Donuts: A Fun (and Tasty) Way to Give Tzedaka!
Elie Klein is no Homer Simpson, but he can pack away donuts – especially if it's for a good cause. And this year, the third in a row, Elie plans on eating no fewer than 100 “sufganiyot” - Israeli-style filled donuts to raise money for dozens of causes. With donuts the traditional Chanukah food in Israel – donuts are fried in oil, reminding us of the Chanukah oil miracle – Elie began his gustatory gambit last Sunday, at the beginning of the Hebrew month of Kislev – giving him a bit more than a month to consume no fewer than 100 donuts, which he aims to to accomplish by the end of Chanukah.
If you like donuts – and Klein does – it's a dream come true. “A few years ago, “a few of my neighbors and I made a gentlemen's bet regarding who could eat the most sufganiyot between Rosh Chodesh Kislev and the end of Chanukah,” says Baltimore-born Elie Klein. “We turned it into a contest, updating our Twitter and Facebook statuses to 'keep score. I joked with my wife that I was eating so many sufganiyot that someone should sponsor me.”
And so they did, with friends and neighbors sponsoring Klein for each donut he eats – with friends, neighbors, relatives, and people who heard about him donating over the internet, via his Facebook page. Sponsors contributed from NIS 10 to $10 per donut and more – and when it was all over, Klein's “Dough for Donuts” program raised NIS 32,788.60 (roughly $9,100) for 44 causes and charities around the world.
The causes Klein is eating for include a panoply of social service and educational organizations in Israel and the U.S., including MDA, Zaka, Aleh, Lema'an Achai, the Koby Mandell Foundation, Chai Lifeline, NCSY, and many others. Donors can name their own causes, or let Klein pick one for them. Either way, all the money is donated – Klein pays for the donuts out of his own pocket.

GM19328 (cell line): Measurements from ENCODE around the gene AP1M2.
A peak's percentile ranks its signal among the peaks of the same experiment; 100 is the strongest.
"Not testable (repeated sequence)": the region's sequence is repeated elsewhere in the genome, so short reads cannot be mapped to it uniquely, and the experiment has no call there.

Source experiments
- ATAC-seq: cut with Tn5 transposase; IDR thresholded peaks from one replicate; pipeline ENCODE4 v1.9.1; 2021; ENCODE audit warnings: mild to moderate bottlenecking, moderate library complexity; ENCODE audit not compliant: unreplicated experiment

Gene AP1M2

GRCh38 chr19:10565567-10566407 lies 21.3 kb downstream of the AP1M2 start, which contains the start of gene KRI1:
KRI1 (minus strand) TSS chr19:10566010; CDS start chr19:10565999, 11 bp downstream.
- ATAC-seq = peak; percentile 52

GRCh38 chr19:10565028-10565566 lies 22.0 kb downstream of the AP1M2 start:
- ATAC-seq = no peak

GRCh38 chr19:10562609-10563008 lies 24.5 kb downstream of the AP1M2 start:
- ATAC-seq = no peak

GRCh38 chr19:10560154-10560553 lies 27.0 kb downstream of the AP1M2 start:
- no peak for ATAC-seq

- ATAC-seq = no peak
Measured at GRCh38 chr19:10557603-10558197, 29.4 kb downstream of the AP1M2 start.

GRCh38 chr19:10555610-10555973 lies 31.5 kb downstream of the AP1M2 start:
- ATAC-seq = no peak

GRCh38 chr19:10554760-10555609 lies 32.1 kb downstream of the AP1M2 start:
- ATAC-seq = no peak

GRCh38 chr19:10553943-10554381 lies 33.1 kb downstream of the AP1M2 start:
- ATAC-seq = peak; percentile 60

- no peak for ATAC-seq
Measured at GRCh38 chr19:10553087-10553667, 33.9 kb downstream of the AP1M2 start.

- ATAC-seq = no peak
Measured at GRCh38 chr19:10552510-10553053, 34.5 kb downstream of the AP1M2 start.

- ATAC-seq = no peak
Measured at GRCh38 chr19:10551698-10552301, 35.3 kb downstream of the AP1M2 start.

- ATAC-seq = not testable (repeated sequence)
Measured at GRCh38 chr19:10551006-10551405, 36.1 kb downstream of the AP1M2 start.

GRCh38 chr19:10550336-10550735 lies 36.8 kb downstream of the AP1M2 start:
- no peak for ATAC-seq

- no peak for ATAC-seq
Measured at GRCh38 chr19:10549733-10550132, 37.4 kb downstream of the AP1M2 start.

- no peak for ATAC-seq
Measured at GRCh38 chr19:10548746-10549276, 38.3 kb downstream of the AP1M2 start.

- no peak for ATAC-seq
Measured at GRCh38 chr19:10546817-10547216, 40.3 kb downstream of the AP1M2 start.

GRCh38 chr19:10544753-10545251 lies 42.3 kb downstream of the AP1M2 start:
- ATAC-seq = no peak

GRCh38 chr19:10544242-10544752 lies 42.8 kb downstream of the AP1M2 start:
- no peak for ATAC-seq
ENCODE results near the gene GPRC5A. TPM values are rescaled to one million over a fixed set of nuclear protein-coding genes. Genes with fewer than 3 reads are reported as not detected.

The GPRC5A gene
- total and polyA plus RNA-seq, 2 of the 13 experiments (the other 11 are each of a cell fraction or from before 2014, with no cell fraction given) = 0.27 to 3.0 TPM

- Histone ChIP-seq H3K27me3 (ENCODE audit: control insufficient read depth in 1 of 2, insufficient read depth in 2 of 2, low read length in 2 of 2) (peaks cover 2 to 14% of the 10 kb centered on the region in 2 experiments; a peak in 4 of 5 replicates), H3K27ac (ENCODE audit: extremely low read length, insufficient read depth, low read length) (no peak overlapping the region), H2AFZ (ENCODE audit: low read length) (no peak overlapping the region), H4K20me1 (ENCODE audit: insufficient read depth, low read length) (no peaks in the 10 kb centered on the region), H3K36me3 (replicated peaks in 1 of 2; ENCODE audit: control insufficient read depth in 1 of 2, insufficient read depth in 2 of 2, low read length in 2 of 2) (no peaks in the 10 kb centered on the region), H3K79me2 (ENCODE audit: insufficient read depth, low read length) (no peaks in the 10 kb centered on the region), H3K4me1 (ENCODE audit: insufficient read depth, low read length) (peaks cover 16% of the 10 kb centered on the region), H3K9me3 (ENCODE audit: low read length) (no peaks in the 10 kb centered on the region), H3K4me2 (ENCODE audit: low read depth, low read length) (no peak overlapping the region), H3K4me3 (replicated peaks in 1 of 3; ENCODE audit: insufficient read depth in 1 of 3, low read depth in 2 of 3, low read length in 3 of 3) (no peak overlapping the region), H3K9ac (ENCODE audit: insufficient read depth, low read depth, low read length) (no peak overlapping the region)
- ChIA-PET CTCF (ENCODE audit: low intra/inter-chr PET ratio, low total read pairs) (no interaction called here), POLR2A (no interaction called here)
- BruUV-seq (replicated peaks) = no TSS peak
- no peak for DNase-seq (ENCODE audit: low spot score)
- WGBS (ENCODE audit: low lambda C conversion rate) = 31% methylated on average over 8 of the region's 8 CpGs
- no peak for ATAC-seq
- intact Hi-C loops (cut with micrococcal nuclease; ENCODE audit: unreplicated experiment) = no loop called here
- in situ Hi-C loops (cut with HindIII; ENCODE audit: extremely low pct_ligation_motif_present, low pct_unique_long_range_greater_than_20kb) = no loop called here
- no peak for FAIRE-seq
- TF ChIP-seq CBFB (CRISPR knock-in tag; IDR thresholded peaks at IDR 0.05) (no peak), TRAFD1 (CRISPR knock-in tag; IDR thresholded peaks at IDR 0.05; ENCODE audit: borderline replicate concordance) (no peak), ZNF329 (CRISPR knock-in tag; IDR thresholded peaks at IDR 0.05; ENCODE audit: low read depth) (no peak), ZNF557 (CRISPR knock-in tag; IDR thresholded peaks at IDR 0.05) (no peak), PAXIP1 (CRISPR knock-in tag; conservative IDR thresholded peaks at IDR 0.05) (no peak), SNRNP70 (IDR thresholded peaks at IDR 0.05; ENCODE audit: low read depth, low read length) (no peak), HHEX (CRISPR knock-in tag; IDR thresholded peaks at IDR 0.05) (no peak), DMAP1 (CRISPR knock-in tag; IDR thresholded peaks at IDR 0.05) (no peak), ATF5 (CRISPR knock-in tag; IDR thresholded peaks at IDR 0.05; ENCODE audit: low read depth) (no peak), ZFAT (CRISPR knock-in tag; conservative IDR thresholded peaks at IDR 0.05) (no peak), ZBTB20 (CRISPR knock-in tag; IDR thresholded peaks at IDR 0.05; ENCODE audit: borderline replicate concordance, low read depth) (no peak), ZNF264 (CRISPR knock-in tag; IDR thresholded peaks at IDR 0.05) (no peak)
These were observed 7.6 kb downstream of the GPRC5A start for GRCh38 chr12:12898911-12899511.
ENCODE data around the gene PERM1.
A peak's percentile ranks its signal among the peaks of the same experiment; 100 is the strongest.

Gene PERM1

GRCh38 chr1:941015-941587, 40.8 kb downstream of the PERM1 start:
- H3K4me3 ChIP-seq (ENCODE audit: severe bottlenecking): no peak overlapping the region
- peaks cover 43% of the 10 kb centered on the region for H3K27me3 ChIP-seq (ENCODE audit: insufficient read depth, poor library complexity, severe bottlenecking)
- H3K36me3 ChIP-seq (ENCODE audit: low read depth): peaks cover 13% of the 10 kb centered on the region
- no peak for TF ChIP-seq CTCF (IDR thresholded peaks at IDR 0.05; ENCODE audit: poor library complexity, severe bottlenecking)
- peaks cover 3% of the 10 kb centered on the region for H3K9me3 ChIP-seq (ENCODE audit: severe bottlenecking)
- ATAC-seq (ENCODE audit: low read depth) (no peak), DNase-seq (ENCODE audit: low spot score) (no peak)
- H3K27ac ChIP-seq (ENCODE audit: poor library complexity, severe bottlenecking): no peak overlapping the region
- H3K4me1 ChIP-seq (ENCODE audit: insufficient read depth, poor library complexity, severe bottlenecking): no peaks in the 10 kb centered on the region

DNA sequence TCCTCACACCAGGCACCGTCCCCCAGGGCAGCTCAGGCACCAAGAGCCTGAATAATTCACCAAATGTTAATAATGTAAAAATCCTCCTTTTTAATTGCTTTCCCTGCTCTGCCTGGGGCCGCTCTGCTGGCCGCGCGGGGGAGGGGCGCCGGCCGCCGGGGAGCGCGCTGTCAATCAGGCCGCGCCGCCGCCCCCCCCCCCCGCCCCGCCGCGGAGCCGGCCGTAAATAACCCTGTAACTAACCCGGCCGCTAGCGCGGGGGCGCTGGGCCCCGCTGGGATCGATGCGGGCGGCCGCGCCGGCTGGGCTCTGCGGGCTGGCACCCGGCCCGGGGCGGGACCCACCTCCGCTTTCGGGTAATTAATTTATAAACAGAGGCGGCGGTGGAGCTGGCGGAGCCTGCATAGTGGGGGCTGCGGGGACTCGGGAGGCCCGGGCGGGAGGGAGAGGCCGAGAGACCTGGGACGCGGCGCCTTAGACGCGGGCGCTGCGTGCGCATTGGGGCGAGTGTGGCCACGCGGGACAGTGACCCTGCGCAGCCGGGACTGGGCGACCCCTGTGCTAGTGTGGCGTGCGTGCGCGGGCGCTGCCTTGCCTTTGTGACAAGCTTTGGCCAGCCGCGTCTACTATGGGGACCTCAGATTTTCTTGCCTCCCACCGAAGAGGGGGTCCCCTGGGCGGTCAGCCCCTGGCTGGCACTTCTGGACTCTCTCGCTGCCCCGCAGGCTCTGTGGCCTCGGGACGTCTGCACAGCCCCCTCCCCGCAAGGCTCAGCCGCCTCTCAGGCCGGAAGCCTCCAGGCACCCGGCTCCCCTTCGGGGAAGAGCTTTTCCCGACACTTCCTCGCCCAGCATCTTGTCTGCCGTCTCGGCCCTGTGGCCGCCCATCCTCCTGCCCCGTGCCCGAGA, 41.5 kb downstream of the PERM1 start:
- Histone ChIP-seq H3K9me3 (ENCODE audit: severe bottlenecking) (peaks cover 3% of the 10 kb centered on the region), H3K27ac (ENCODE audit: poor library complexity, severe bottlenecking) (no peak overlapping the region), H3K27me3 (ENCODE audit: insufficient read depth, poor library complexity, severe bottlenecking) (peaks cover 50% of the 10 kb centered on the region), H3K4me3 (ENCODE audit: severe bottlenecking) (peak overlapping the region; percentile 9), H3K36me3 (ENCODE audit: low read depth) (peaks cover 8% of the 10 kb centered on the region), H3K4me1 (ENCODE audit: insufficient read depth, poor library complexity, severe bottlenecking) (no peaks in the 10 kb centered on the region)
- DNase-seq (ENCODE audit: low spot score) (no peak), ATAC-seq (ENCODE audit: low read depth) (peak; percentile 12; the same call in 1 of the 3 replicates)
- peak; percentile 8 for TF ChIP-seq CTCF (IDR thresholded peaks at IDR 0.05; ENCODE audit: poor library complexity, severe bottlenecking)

Can he do it? Well, 100 is a lot of donuts – but Elie already has a track record. Last year he ate 70 – and as of Wednesday night, he was already up to seven (6 caramel, 6 jelly, 1 vanilla; you can keep track of his progress on his Facebook page).
The worst part, though, is the aftermath. Not for him, but for those who were expecting him to blow up like a balloon. “I was blessed with a crazy metabolism, which apparently thought it was starving as I was eating donuts last year – and as a result, I actually lost a kilo!” Needless to say, friends and neighbors – especially those who have been gaining a bit of weight without the fun of donut-eating – weren't too happy about that.
But they've forgiven him and are willing to give him another chance this year – eating more donuts and raising more money. “In just a few days I got 50 sponsors for 75 causes, raising NIS 8,000. I believe we can reach and exceed this year's goal of NIS 45,000,” Klein says.
Not only is donut-eating for charity a fun way to raise money – it's unique, which is a big part of the appeal of his drive. “Everyone has friends who are running in marathons, cycling, bowling or walking to raise money for causes they believe in,” Klein says. “While these are all fantastic initiatives, the problem is that they all tend to meld together after a while, especially on Facebook. And when a fundraiser becomes a nuisance and just 'more of the same," people stop paying attention. In addition, while the causes chosen may speak to those managing the initiatives, those asked to sponsor often don't feel the same way.
“'Dough for Donuts' works because it's unusual and entertaining,”Klein adds. It catches and holds your attention for a full 31 days. Last year, several sponsors (complete strangers) commented that they felt compelled to join the ranks because they 'just had to get in on the fun.' And there is no one, defined charity or cause: sponsors can choose where the money goes. I'm not asking anyone to give to a specific cause but rather just to give. Everyone has a cause or charity that they believe in. This initiative is about giving them "an excuse" to finally open their wallets and support those causes.”